The Howling Fantods

David Foster Wallace News and Resources Since March 97

  • Increase font size
  • Default font size
  • Decrease font size
Home News by Category Infinite Jest How to Read Infinite Jest Chronologically

How to Read Infinite Jest Chronologically

PDF Updated now ver 1.1 1.2 1.3
Drew Cordes has put together a neat guide for reading Infinite Jest chronologically and she's given permission for it to be available here for Howling Fantods readers. If you have not read Infinite Jest there are major spoilers to be found.
For reference while working on the project Drew used the IJ scene by scene guide, and Stephen Burn's David Foster Wallace's Infinite Jest: A Reader's Guide.
(But not, it appears, Greg Carlisle's, Elegant Complexity, which also has a number of different chronologies in its appendices, including some that focus on individual characters.)
If you notice any errors or corrections you can email drew at the address in the pdf to let her know, and we'll get any corrections up ASAP.
Over to Drew:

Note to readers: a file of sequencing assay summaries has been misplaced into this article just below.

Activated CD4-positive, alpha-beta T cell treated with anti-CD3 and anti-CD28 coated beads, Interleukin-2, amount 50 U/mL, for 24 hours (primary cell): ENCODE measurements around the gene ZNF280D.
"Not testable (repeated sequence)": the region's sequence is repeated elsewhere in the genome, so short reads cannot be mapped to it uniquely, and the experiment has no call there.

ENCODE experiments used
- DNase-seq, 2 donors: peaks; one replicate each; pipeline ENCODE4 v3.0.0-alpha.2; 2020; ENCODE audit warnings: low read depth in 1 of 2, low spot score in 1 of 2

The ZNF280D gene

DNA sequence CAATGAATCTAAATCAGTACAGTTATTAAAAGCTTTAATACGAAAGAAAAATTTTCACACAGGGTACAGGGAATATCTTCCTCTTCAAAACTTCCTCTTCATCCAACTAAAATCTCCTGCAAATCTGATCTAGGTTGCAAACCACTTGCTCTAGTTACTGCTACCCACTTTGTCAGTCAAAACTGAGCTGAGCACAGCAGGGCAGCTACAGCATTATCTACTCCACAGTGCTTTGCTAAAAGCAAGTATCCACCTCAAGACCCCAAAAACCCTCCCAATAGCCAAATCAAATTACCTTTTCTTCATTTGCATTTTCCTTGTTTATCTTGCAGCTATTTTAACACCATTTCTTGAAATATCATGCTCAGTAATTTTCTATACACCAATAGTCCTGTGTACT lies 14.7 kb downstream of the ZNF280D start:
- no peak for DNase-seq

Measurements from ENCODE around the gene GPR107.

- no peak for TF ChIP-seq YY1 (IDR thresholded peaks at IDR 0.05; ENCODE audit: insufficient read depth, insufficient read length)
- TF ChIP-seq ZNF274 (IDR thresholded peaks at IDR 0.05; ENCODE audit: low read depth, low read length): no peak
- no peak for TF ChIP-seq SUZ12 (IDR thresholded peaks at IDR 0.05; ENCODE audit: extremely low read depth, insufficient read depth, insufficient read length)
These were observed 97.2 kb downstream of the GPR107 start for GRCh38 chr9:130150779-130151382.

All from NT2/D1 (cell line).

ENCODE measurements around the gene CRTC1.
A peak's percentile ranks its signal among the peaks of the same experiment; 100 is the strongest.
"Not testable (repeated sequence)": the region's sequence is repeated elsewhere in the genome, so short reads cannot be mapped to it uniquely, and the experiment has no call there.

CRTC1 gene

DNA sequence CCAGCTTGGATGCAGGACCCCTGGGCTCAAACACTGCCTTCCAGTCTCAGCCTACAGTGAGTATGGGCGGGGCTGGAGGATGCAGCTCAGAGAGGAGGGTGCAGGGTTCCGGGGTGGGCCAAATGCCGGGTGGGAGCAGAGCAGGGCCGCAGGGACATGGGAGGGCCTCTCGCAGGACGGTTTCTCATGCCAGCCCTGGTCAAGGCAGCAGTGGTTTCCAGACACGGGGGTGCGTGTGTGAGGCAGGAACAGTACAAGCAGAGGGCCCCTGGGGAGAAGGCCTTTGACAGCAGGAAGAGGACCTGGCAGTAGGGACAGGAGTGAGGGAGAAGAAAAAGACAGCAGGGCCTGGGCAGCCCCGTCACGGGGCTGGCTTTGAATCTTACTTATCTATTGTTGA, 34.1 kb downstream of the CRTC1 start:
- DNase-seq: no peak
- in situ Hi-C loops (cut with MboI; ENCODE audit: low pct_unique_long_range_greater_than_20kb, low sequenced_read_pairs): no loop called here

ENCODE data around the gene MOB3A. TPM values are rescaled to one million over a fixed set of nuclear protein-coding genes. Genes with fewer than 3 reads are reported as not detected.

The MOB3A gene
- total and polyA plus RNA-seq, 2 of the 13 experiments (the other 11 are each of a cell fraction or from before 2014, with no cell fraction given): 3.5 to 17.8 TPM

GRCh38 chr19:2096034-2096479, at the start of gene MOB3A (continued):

A couple quick acknowledgments. This project was fun but also quite maddening. It would’ve taken three times as long if not for two sources that aided me. The basic layout of IJ’s scenes I used as a template is here: And Stephen Burn’s Reader’s Guide to Infinite Jest was helpful, too. However both sources ultimately are incomplete and sometimes erroneous in their dating. That being said, they still both helped tremendously.

Some final advice before you embark. If this is your first time reading Infinite Jest – stop. Read it the way Wallace intended first. Hell, you should probably read it at least twice as it is before opting for this route. Wallace had very good reasons for ordering the book the way he did. The book’s sequencing is just as big a part of its artistic/philosophical statement as any sentence or character. (Also, this guide has spoilers.) If you have read it already and you are looking to experience the book in a new way, I think you’ll find this approach enlightening. Seeing when scenes play out in relation to the other things that are going on sheds a lot of light on the characters as well as some scenes you may have found more cryptic in your other go-arounds. Gaudeamus Igitur!

Drew Cordes
Vassar College
Class of 2004
Last Updated on Thursday, 05 January 2012 21:25  

The Howling Fantods